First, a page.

The Passenger Pigeon
by Errol Fuller
177 pages. Princeton University Press, 2014. £19.95
Extinction is a hot topic at the moment. In the months leading up to September 2014 it sometimes seemed as if every other post amongst birders on Twitter and Facebook was reminding us in one way or another that an important ornithological anniversary was coming up. But if you don’t use social media it might have passed you by, so I’ll start with a reminder of why this book has been published at this particular time.
On 1st September 1914 the last known Passenger Pigeon, a female called Martha, died in her cage at Cincinnati Zoo. In a little over half a century, the species had gone from being one of the commonest in the world, probably numbering in the billions, to none.
This book tells the story of the Passenger Pigeon, a story almost beyond belief in the scale of the destruction it relates. After an introductory chapter on avian extinction in general, there are accounts of the days when flocks darkened the sky, descriptions of the bird and its ecology, through ‘The Downward Spiral’ (I did notice one rather glaring error here, in that the ‘n’ is missing from this chapter’s title page), the causes of extinction, to the last captive birds and the death of Martha. Two further chapters discuss the enduring legacy of the Passenger Pigeon in art and literature, and there is an appendix by Julian Hume covering the anatomy of the bird.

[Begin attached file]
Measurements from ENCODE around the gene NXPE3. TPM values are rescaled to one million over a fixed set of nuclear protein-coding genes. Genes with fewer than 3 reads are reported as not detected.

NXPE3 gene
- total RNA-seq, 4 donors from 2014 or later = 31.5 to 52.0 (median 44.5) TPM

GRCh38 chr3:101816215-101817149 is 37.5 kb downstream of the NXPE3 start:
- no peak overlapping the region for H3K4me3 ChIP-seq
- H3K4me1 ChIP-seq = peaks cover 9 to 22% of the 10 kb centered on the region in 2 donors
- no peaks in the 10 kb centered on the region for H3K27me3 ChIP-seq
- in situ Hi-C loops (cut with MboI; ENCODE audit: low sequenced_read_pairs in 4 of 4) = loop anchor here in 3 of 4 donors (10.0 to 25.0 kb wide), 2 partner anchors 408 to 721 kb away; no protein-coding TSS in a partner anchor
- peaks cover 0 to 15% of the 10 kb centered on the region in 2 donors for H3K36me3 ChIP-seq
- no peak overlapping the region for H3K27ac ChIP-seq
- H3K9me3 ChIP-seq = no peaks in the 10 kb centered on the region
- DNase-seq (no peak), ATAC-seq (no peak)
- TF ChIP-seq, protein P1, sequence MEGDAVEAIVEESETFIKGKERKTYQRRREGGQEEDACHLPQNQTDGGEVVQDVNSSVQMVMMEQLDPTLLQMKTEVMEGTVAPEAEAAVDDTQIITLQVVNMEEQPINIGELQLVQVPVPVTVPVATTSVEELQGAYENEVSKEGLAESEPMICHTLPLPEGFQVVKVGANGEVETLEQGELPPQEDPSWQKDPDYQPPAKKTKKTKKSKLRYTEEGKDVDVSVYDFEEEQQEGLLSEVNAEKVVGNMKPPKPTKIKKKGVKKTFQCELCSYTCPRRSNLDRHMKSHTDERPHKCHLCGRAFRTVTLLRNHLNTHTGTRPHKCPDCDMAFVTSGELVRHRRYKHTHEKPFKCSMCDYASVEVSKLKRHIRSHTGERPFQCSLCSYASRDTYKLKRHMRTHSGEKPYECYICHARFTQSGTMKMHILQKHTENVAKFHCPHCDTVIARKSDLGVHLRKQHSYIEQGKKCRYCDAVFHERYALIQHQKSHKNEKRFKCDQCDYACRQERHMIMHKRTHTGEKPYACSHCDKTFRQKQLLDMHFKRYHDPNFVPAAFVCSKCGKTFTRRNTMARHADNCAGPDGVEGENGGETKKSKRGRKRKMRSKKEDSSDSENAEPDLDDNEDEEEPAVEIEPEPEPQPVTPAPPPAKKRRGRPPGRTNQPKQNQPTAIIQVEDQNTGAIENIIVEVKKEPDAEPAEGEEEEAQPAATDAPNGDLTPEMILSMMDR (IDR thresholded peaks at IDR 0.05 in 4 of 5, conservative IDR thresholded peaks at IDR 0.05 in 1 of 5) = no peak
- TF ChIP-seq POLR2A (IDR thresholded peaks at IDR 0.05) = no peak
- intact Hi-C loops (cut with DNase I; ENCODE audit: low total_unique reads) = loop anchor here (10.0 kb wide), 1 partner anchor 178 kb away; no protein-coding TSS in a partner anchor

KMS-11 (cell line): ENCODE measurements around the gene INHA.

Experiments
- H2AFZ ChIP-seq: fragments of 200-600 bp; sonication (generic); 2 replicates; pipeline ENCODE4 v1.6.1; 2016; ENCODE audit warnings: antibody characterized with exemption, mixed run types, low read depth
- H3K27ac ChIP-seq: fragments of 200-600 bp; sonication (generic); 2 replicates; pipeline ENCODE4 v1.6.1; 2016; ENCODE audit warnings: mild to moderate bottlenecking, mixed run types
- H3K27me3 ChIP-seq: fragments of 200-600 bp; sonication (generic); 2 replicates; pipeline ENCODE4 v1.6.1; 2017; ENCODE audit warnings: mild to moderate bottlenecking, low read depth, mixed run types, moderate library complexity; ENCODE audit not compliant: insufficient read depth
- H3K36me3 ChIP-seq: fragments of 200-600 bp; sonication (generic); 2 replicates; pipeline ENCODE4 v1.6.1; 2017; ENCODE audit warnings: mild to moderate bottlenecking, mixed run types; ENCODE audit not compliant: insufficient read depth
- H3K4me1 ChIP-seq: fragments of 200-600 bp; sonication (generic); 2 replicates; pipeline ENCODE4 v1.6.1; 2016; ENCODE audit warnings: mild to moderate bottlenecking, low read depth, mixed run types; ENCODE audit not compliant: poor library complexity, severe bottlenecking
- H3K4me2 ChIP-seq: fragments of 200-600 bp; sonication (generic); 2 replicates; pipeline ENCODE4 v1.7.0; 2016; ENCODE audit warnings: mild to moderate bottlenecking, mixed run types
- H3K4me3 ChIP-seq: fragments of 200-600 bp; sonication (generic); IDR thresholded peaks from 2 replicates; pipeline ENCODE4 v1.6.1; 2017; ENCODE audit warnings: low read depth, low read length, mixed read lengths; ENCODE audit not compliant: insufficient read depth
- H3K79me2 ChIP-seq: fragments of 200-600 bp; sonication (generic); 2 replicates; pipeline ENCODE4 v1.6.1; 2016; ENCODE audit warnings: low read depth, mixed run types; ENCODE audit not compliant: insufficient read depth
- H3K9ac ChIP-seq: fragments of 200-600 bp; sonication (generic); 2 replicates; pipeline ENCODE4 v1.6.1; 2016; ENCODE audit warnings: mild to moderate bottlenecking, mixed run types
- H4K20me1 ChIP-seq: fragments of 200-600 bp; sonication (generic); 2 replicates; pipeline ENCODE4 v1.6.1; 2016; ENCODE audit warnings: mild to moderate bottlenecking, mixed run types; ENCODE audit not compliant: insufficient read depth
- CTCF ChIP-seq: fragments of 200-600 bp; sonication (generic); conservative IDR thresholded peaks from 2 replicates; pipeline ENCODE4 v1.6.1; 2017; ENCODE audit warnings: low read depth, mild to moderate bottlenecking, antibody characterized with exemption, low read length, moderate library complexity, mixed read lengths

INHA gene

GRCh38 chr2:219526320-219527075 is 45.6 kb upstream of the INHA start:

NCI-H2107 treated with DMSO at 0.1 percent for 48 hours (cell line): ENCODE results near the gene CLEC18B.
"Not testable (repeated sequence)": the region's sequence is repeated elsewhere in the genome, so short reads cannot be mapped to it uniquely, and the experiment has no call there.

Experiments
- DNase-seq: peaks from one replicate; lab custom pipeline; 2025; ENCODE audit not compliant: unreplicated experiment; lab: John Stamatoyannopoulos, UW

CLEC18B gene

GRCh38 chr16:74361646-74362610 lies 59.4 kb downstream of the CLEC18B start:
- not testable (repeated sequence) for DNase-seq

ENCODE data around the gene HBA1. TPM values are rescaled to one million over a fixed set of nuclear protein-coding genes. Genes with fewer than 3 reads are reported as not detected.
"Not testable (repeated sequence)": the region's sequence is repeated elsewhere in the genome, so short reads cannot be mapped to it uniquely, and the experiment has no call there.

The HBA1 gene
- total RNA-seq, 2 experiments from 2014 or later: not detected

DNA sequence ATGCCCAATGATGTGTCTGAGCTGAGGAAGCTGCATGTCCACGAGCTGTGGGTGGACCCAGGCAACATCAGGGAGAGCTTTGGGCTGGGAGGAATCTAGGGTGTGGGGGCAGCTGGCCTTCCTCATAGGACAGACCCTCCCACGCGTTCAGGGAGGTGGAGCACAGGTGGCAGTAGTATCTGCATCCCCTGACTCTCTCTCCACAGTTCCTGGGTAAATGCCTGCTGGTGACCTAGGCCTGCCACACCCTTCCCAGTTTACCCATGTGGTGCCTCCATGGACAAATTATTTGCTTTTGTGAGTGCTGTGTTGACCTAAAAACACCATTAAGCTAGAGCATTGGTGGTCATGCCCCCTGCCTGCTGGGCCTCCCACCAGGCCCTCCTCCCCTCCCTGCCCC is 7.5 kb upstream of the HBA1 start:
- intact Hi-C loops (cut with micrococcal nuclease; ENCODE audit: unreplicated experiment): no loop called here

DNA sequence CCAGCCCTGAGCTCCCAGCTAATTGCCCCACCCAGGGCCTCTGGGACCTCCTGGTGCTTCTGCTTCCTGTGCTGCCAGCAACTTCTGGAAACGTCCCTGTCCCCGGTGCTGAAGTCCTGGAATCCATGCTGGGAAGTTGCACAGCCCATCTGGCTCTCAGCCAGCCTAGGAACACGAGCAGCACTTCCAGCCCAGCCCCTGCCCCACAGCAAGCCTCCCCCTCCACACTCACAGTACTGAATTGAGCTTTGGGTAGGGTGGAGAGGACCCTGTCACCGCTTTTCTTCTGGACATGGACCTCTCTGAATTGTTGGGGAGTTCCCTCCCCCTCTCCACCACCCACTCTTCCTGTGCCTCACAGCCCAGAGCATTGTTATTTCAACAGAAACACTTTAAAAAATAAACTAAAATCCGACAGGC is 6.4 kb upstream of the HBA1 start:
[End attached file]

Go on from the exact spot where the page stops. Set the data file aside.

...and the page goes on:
The phrase ‘lavishly illustrated’ is a cliché in reviews and dustjacket blurbs, but accurately describes this book. Errol Fuller has managed to bring together a large number of paintings and photographs of Passenger Pigeons, along with images people and places relevant to the story, many of which were new to me. Most poignant are the black and white photos, taken in the late 19th century, of the last few remaining birds in their aviary, and Martha herself, both alive and then stuffed as she is today. The photos of the live birds show a graceful, gentle-looking pigeon, something not always captured by early bird artists, most of whom would of course have been working from stuffed specimens rather than live birds.
A book about a long extinct bird could easily have been a dry, academic tome full of dull facts and figures, but Errol Fuller has managed to avoid this, and instead has produced an engaging book to fire the imagination, to encourage empathy with Martha, alone in her cage for the last four years of her life, to provoke outrage that the species was driven to extinction, and above all, a desire to fight to prevent the same fate befalling others. In his own words in the Introduction, it is “…simply a celebration (perhaps an inappropriate term in the circumstances) , in both words and pictures, of the former existence of the Passenger Pigeon…”
It could be argued that this centenary is of more interest in North America, and indeed it is being commemorated on a much larger scale there (e.g. www.passengerpigeon.org), but as a warning from history it is surely global in its message. If a bird as common as the Passenger Pigeon once was can be driven to extinction by “the avarice and thoughtlessness of man”, to quote from the memorial to the last Wisconsin bird featured on the back cover of the book, it can happen to any species. Our own Turtle Dove, to give the most pertinent example, is currently well on the way down the same road.